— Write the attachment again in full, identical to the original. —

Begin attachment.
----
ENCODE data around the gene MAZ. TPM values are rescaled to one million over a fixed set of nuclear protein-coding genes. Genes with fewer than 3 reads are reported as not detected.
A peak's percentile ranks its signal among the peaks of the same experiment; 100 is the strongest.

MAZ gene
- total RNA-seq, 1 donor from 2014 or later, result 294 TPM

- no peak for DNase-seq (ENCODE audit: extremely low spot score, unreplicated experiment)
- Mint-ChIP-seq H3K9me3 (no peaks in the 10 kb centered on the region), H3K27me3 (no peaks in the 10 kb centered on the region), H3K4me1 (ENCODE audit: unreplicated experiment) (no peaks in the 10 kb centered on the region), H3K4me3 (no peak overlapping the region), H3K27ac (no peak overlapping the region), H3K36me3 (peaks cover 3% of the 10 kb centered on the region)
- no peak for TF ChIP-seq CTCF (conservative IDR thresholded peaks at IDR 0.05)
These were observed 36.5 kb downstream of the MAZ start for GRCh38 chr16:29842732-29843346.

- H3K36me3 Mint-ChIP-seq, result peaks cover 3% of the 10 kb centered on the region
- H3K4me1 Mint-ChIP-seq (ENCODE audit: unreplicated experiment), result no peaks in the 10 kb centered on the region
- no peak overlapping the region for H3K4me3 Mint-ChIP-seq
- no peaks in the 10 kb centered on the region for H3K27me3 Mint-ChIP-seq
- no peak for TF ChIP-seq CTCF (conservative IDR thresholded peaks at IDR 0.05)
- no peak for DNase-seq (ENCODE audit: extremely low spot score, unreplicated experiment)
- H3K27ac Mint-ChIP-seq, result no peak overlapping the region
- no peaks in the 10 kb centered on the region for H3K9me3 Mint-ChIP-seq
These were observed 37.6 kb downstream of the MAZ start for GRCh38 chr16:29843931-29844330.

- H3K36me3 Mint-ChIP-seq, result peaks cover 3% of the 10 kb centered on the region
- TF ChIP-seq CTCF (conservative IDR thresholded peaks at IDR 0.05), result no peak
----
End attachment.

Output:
ENCODE data around the gene MAZ. TPM values are rescaled to one million over a fixed set of nuclear protein-coding genes. Genes with fewer than 3 reads are reported as not detected.
A peak's percentile ranks its signal among the peaks of the same experiment; 100 is the strongest.

MAZ gene
- total RNA-seq, 1 donor from 2014 or later, result 294 TPM

- no peak for DNase-seq (ENCODE audit: extremely low spot score, unreplicated experiment)
- Mint-ChIP-seq H3K9me3 (no peaks in the 10 kb centered on the region), H3K27me3 (no peaks in the 10 kb centered on the region), H3K4me1 (ENCODE audit: unreplicated experiment) (no peaks in the 10 kb centered on the region), H3K4me3 (no peak overlapping the region), H3K27ac (no peak overlapping the region), H3K36me3 (peaks cover 3% of the 10 kb centered on the region)
- no peak for TF ChIP-seq CTCF (conservative IDR thresholded peaks at IDR 0.05)
These were observed 36.5 kb downstream of the MAZ start for GRCh38 chr16:29842732-29843346.

- H3K36me3 Mint-ChIP-seq, result peaks cover 3% of the 10 kb centered on the region
- H3K4me1 Mint-ChIP-seq (ENCODE audit: unreplicated experiment), result no peaks in the 10 kb centered on the region
- no peak overlapping the region for H3K4me3 Mint-ChIP-seq
- no peaks in the 10 kb centered on the region for H3K27me3 Mint-ChIP-seq
- no peak for TF ChIP-seq CTCF (conservative IDR thresholded peaks at IDR 0.05)
- no peak for DNase-seq (ENCODE audit: extremely low spot score, unreplicated experiment)
- H3K27ac Mint-ChIP-seq, result no peak overlapping the region
- no peaks in the 10 kb centered on the region for H3K9me3 Mint-ChIP-seq
These were observed 37.6 kb downstream of the MAZ start for GRCh38 chr16:29843931-29844330.

- H3K36me3 Mint-ChIP-seq, result peaks cover 3% of the 10 kb centered on the region
- TF ChIP-seq CTCF (conservative IDR thresholded peaks at IDR 0.05), result no peak